“Don’t waste time; don’t be scared; don’t wait; and don’t live distracted,” is the advice that Erick Darbo Diaz, AIA — cofounder, along with Carolina Civarolo, AIA, of ORANGE MADE in McAllen — gives to young architects considering starting their own practice.

Civarolo, born in Argentina and raised in Houston, and Diaz, born and raised in the Rio Grande Valley, met at the University of Houston during their second year of architecture school. They fell in love while they were both interning in Barcelona — Civarolo at Enric Miralles + Benedetta Tagliabue and Diaz at Oscar Tusquets Blanca. Two years out of school, they were living in separate cities, working in different offices, and decided to do a small project together on the side. During the construction phase, Erick proposed, and Carolina moved to the Rio Grande Valley.
In 2005, the couple started a design firm dedicated to design-build, graphic design, and web design. Their first major project was a 2,400-sf spec home on Orange Street in McAllen meant to showcase thoughtful modern infill in a place where gated suburban cul-de-sacs were all the rage.

The crash of the market just as construction was wrapping up forced them to adapt. Civarolo and Diaz bought the house from their firm, which they closed. Civarolo went to work at another local firm, while Diaz went to teach and help establish a new architecture curriculum at the partnership between Texas Southmost College and The University of Texas at Brownsville. By 2013, the market was stable, they had their first child, and they were living in the house they had designed. The waiting was over. Their kitchen table became the first office of ORANGE MADE.

A key aspect of ORANGE MADE’s mission is expanding collective architectural knowledge in the Rio Grande Valley and making architecture available to more people. The studio operates like a family — a key aspect of the local culture. It is one way the architects form better relations with the public, and it is part of the reason why so many clients have gotten on board to participate in eye-catching design projects over the course of the practice’s five years in existence.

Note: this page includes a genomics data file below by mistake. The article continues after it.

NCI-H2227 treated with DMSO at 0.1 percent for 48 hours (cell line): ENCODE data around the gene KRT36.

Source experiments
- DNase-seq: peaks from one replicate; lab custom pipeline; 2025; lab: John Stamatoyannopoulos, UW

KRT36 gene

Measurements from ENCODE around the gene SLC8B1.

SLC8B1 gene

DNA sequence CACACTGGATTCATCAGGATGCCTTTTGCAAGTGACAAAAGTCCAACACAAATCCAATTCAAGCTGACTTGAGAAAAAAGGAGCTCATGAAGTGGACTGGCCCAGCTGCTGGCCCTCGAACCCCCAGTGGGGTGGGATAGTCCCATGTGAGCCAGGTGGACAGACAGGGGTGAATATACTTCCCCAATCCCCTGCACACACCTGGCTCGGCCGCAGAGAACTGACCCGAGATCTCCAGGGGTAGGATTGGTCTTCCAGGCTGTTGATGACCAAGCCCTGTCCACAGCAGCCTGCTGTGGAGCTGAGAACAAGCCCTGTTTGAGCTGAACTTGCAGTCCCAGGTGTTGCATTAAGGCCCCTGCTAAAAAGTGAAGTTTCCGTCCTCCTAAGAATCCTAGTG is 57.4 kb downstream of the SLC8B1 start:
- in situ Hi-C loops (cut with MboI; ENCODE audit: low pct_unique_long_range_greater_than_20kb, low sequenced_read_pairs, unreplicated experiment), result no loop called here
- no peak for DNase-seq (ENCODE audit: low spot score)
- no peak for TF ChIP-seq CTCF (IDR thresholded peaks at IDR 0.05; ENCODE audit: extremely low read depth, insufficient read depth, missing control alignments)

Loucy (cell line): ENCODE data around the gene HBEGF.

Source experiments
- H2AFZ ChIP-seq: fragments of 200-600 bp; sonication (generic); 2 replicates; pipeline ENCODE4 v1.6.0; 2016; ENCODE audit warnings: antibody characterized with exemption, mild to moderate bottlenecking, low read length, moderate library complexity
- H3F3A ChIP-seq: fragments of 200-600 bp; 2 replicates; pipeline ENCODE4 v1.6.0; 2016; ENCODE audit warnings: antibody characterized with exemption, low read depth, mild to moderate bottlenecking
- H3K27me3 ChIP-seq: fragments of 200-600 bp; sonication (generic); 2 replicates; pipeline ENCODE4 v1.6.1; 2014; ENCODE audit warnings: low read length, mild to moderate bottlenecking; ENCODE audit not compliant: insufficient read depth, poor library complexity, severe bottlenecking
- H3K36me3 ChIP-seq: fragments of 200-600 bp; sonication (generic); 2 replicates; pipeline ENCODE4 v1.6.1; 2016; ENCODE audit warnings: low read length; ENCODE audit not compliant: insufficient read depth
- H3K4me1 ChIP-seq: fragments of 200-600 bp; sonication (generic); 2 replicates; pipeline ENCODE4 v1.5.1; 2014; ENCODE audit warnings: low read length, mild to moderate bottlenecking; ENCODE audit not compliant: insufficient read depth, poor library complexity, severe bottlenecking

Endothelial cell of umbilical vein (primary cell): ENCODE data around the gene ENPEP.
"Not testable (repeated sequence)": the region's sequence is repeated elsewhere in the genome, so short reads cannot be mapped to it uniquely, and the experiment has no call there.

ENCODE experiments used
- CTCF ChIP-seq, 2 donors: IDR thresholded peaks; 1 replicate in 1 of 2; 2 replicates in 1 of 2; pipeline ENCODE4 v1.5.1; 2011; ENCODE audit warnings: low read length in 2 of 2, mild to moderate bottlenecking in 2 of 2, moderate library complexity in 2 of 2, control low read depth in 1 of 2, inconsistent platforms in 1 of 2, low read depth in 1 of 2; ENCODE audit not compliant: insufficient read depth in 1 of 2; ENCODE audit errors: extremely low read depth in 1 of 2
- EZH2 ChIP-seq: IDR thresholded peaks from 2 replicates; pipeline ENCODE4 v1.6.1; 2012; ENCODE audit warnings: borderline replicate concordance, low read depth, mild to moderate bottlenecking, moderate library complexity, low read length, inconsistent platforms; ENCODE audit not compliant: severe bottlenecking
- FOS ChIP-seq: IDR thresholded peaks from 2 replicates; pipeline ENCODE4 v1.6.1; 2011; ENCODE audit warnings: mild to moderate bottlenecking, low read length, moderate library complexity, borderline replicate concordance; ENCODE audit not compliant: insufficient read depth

ORANGE MADE believes that design can help make a healthier community. They believe in working every day to make architecture enjoyable for their clients and the general public. They also see young talent as key to the future and have dedicated a lot of time to mentoring interns and early career designers — a crucial building block for the future of the local design conversation.

Little Haven Prescribed Pediatric Extended Care Center

This facility is a state licensed “medical daycare” for children 18 years and younger. ORANGE MADE created a master plan for the property that included a future medical office building. The facility is the first of its kind in Texas and cares for 60 children. The program consists of six classrooms organized by age groups and care needs, exercise play areas, administrative offices, kitchen, laundry, isolation, and quiet rooms. The project aimed for a clean and modern aesthetic at a small scale. Fiber cement siding creates a residential feel, while the subtle exterior details and color scheme, as well as the charismatic interior, is refreshing and feels balanced, providing a clear welcome.


All Heart Church

This pre-engineered metal building facility is the future home of a young, growing church congregation that came across ORANGE MADE’s website and then walked into the office one day, finding common cause with the young architects. A pure and simple aesthetic exemplifies the ideology of the church. The building opens up to an outdoor plaza, transitioning to and from the parking lot. The all-glass front elevation connects the outdoor plaza to the main lobby. Entry canopies create a visual link from the plaza to the rest of the property and a path to the outdoor recreation areas. The project is set to begin construction in early 2019.

Quinta Mazatlán

Hired by the City of McAllen to create a vision for the new Quinta Mazatlán Palm House, ORANGE MADE realized that this project was much larger than the building itself. They proposed a conceptual master plan, complete with a physical model, showing a vision for the many program elements complementing each other on the site and creating various points of interest for visitors. These elements included the Palm House, a restaurant, an amphibian and aviary center, skywalks, boardwalks, tree houses, and a gateway entry, all set within a native landscape. The Palm House redesign was based on the plan concept of the traditional hacienda, paying homage to the existing building.


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